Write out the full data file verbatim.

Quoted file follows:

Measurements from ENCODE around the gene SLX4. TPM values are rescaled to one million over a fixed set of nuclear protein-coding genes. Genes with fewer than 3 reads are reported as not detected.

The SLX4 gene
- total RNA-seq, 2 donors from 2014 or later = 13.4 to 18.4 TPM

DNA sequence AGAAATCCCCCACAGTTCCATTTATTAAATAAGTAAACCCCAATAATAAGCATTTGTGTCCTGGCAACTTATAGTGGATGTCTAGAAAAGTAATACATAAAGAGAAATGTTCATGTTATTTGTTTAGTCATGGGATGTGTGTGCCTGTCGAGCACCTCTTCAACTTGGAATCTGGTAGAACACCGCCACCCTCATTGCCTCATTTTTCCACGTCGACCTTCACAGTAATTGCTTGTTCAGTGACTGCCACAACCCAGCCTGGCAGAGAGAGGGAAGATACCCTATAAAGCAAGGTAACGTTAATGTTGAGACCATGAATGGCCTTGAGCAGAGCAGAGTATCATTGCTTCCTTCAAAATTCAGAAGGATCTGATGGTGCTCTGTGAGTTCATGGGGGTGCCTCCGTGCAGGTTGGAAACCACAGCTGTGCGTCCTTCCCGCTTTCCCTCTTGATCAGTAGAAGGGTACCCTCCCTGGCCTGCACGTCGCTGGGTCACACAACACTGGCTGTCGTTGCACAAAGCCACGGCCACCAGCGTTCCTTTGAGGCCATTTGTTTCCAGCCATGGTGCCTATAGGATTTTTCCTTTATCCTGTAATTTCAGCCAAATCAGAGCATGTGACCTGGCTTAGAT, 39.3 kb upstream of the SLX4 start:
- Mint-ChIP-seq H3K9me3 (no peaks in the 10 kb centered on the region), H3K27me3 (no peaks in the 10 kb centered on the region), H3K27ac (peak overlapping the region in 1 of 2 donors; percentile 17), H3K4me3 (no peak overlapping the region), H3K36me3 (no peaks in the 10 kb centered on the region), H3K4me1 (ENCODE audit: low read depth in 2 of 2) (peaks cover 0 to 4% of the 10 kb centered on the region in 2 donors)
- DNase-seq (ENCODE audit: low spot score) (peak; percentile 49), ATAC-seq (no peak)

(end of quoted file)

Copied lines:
Measurements from ENCODE around the gene SLX4. TPM values are rescaled to one million over a fixed set of nuclear protein-coding genes. Genes with fewer than 3 reads are reported as not detected.

The SLX4 gene
- total RNA-seq, 2 donors from 2014 or later = 13.4 to 18.4 TPM

DNA sequence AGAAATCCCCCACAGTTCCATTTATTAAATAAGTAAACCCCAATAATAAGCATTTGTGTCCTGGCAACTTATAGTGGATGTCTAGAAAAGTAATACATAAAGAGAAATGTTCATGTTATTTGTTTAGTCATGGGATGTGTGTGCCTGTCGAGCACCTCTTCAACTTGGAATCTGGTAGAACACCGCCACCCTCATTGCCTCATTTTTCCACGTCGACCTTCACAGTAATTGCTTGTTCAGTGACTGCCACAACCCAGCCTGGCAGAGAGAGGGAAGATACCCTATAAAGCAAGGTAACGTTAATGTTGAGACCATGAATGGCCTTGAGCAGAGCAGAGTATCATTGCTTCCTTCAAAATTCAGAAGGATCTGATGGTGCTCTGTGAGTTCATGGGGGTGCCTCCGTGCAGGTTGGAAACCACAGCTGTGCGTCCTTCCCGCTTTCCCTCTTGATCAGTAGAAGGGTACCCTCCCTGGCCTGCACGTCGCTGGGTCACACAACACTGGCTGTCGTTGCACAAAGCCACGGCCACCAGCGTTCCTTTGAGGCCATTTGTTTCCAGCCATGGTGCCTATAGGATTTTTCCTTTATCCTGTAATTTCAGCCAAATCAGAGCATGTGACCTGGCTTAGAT, 39.3 kb upstream of the SLX4 start:
- Mint-ChIP-seq H3K9me3 (no peaks in the 10 kb centered on the region), H3K27me3 (no peaks in the 10 kb centered on the region), H3K27ac (peak overlapping the region in 1 of 2 donors; percentile 17), H3K4me3 (no peak overlapping the region), H3K36me3 (no peaks in the 10 kb centered on the region), H3K4me1 (ENCODE audit: low read depth in 2 of 2) (peaks cover 0 to 4% of the 10 kb centered on the region in 2 donors)
- DNase-seq (ENCODE audit: low spot score) (peak; percentile 49), ATAC-seq (no peak)